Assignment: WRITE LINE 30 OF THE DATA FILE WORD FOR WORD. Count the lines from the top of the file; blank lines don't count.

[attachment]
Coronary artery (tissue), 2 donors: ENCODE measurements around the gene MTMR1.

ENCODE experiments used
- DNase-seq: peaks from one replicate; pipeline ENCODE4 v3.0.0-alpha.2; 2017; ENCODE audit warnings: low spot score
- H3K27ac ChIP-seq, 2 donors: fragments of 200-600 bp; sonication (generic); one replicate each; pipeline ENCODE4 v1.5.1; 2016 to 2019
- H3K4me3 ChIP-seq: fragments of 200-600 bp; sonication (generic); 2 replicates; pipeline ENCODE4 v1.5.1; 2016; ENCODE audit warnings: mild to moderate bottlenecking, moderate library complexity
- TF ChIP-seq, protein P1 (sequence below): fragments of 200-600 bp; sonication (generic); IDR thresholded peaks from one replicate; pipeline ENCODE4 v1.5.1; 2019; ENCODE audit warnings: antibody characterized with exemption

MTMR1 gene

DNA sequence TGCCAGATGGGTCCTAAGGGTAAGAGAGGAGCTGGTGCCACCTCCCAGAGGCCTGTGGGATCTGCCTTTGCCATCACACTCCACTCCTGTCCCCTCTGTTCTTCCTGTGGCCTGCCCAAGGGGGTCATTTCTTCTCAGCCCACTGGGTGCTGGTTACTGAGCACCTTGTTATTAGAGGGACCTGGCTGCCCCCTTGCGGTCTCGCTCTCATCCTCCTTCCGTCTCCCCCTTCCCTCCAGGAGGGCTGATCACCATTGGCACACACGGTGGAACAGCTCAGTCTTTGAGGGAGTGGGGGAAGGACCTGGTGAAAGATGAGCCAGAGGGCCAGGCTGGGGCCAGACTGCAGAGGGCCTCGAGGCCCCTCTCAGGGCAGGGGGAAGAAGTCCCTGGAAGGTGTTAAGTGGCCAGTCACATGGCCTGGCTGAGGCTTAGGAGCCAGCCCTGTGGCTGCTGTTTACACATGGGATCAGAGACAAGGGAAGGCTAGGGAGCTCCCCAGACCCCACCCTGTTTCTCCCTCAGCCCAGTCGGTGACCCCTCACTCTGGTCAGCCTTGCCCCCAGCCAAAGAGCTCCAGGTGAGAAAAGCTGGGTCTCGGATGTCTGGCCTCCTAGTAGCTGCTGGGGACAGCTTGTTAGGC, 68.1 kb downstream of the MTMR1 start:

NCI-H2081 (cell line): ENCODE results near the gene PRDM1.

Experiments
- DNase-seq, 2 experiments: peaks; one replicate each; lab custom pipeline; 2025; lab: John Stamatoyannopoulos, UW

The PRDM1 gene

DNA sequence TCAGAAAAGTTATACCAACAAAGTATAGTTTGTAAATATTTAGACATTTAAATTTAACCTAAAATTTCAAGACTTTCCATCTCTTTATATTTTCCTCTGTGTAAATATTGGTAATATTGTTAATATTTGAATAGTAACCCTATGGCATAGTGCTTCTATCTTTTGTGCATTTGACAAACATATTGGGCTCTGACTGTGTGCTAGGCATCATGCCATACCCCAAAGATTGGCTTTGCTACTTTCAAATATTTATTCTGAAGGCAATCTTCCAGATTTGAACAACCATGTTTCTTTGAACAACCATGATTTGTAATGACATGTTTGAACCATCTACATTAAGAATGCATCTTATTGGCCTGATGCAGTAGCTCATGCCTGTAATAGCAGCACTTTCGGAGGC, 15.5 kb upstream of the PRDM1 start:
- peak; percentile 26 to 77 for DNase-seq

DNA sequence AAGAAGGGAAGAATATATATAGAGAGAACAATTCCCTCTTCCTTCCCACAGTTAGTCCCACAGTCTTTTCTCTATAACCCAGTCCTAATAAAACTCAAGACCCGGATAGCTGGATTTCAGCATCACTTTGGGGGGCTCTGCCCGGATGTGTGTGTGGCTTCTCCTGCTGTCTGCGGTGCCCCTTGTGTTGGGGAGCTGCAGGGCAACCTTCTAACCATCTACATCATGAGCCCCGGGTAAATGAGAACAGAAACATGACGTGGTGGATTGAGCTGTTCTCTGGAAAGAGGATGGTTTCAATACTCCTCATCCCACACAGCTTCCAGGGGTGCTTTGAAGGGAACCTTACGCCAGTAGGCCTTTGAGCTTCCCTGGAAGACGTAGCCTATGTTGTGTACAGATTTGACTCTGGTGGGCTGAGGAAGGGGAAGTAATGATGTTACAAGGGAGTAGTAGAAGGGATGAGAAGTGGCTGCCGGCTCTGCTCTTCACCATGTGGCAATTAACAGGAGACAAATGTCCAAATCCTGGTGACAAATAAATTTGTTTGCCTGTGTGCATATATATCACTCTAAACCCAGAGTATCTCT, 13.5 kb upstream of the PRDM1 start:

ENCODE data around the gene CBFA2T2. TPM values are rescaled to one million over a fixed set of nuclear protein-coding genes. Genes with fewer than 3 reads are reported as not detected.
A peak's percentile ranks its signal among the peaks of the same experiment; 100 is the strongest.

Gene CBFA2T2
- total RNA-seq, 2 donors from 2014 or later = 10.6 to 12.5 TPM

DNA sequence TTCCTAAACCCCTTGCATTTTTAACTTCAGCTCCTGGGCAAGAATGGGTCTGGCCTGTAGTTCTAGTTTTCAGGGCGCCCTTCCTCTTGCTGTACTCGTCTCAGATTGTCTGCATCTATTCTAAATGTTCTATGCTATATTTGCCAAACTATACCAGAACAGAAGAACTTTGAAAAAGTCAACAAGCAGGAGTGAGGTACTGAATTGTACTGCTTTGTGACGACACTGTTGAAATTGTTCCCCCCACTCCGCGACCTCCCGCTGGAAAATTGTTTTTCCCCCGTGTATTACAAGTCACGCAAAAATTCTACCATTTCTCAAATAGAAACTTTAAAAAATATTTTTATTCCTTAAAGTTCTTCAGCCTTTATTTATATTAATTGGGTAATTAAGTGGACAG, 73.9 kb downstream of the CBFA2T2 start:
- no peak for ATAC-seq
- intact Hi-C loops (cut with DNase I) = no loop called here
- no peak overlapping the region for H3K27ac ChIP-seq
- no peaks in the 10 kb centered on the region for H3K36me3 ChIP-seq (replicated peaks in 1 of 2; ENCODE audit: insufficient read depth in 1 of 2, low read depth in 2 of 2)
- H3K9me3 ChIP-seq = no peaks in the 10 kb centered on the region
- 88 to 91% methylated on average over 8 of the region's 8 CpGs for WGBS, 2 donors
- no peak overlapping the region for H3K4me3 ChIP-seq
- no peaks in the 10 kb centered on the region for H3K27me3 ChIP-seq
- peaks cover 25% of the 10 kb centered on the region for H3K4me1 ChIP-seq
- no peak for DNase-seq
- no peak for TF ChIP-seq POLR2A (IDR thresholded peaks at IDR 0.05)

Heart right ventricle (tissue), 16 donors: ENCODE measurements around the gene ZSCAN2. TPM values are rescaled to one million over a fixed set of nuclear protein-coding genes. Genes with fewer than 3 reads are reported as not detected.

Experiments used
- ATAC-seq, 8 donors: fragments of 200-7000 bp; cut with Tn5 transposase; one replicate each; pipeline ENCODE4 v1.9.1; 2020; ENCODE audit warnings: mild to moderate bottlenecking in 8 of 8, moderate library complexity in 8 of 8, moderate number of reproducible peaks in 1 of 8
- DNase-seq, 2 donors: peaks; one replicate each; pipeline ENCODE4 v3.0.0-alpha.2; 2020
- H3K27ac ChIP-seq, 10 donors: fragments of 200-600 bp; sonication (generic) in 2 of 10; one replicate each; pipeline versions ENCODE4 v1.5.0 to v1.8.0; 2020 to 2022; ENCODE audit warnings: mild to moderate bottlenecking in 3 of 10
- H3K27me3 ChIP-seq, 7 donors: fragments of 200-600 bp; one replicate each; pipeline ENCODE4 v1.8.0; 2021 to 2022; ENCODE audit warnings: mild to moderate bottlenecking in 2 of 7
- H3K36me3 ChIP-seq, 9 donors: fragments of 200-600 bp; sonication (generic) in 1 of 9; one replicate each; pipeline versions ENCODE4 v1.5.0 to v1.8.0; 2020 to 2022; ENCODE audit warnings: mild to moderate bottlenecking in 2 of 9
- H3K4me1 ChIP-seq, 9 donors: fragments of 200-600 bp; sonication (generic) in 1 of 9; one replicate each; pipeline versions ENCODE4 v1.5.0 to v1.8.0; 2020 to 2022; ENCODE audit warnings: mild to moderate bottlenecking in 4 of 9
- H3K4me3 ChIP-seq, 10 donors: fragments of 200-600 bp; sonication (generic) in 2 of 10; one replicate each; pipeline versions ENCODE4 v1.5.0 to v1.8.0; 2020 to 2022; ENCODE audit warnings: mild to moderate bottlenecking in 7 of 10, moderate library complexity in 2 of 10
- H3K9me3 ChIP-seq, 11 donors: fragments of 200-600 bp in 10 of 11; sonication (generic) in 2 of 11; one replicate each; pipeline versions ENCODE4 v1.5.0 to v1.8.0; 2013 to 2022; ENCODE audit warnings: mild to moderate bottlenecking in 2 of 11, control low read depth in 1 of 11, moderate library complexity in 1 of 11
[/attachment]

- no peak for DNase-seq